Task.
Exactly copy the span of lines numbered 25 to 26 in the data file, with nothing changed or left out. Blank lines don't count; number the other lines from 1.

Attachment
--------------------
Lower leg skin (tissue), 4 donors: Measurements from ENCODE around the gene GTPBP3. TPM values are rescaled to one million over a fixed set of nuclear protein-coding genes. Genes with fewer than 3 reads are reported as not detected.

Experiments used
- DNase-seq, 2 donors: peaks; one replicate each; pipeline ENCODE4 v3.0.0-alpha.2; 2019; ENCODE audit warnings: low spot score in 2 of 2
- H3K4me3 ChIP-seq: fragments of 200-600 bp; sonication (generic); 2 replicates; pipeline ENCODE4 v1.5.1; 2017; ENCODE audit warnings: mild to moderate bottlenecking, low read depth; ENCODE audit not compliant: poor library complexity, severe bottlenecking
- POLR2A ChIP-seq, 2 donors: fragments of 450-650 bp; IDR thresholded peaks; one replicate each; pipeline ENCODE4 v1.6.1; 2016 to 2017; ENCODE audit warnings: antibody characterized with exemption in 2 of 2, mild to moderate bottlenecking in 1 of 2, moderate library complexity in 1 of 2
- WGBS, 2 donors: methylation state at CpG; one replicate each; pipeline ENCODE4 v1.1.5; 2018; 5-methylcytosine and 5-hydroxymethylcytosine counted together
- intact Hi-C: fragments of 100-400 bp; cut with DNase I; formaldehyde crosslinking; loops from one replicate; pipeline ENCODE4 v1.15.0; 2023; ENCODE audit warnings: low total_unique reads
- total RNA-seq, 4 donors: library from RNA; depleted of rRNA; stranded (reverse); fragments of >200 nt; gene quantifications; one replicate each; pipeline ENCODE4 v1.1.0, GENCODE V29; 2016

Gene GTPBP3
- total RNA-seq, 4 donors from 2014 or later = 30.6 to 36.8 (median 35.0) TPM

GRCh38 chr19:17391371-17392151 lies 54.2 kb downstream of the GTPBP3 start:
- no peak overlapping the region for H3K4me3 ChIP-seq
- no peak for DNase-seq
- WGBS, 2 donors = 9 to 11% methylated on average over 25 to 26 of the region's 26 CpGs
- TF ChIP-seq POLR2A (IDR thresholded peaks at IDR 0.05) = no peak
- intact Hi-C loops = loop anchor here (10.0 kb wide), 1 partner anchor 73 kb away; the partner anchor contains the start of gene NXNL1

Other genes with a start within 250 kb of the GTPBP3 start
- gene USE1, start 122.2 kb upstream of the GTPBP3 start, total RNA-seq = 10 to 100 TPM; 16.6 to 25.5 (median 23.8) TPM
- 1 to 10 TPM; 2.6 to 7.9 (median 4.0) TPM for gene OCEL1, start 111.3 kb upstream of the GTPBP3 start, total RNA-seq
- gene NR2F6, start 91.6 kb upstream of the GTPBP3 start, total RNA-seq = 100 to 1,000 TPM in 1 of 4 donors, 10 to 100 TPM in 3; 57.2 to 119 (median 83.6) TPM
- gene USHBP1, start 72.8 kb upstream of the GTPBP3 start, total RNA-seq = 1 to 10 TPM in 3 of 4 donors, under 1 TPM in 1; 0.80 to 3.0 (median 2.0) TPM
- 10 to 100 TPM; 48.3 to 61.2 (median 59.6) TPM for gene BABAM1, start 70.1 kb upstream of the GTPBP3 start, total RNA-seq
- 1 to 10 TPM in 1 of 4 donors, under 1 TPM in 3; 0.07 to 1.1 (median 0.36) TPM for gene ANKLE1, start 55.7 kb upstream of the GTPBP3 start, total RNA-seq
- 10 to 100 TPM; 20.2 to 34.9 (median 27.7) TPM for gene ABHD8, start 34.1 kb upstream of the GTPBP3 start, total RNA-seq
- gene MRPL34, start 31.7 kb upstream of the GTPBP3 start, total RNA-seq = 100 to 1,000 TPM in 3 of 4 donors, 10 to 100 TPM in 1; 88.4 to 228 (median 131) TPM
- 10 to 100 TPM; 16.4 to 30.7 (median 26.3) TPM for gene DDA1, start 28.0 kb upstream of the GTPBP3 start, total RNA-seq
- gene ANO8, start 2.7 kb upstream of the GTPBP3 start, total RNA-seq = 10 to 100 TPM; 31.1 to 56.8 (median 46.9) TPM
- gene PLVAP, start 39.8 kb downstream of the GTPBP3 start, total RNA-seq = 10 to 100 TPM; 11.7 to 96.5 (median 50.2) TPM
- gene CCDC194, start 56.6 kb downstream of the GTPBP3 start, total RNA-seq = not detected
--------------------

- gene MRPL34, start 31.7 kb upstream of the GTPBP3 start, total RNA-seq = 100 to 1,000 TPM in 3 of 4 donors, 10 to 100 TPM in 1; 88.4 to 228 (median 131) TPM
- 10 to 100 TPM; 16.4 to 30.7 (median 26.3) TPM for gene DDA1, start 28.0 kb upstream of the GTPBP3 start, total RNA-seq